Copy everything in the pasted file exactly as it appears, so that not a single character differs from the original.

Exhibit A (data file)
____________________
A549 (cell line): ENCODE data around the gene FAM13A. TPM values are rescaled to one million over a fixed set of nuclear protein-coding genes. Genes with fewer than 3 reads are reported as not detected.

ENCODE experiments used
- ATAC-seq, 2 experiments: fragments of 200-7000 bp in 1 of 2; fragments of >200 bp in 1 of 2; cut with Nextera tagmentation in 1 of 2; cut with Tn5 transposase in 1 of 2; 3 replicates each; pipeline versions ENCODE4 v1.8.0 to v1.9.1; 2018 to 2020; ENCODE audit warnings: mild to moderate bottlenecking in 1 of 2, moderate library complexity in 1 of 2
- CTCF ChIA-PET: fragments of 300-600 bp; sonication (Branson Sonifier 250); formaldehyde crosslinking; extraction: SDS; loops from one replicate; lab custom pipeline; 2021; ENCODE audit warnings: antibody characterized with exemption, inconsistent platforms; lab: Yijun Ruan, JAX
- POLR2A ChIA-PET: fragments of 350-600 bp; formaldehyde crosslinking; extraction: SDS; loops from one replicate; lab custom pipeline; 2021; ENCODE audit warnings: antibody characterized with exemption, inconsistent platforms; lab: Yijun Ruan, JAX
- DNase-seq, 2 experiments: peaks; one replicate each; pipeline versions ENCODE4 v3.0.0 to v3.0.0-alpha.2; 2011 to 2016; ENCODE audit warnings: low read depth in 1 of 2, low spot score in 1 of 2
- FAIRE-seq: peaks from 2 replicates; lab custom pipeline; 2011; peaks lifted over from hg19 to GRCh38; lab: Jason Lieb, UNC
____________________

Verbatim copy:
A549 (cell line): ENCODE data around the gene FAM13A. TPM values are rescaled to one million over a fixed set of nuclear protein-coding genes. Genes with fewer than 3 reads are reported as not detected.

ENCODE experiments used
- ATAC-seq, 2 experiments: fragments of 200-7000 bp in 1 of 2; fragments of >200 bp in 1 of 2; cut with Nextera tagmentation in 1 of 2; cut with Tn5 transposase in 1 of 2; 3 replicates each; pipeline versions ENCODE4 v1.8.0 to v1.9.1; 2018 to 2020; ENCODE audit warnings: mild to moderate bottlenecking in 1 of 2, moderate library complexity in 1 of 2
- CTCF ChIA-PET: fragments of 300-600 bp; sonication (Branson Sonifier 250); formaldehyde crosslinking; extraction: SDS; loops from one replicate; lab custom pipeline; 2021; ENCODE audit warnings: antibody characterized with exemption, inconsistent platforms; lab: Yijun Ruan, JAX
- POLR2A ChIA-PET: fragments of 350-600 bp; formaldehyde crosslinking; extraction: SDS; loops from one replicate; lab custom pipeline; 2021; ENCODE audit warnings: antibody characterized with exemption, inconsistent platforms; lab: Yijun Ruan, JAX
- DNase-seq, 2 experiments: peaks; one replicate each; pipeline versions ENCODE4 v3.0.0 to v3.0.0-alpha.2; 2011 to 2016; ENCODE audit warnings: low read depth in 1 of 2, low spot score in 1 of 2
- FAIRE-seq: peaks from 2 replicates; lab custom pipeline; 2011; peaks lifted over from hg19 to GRCh38; lab: Jason Lieb, UNC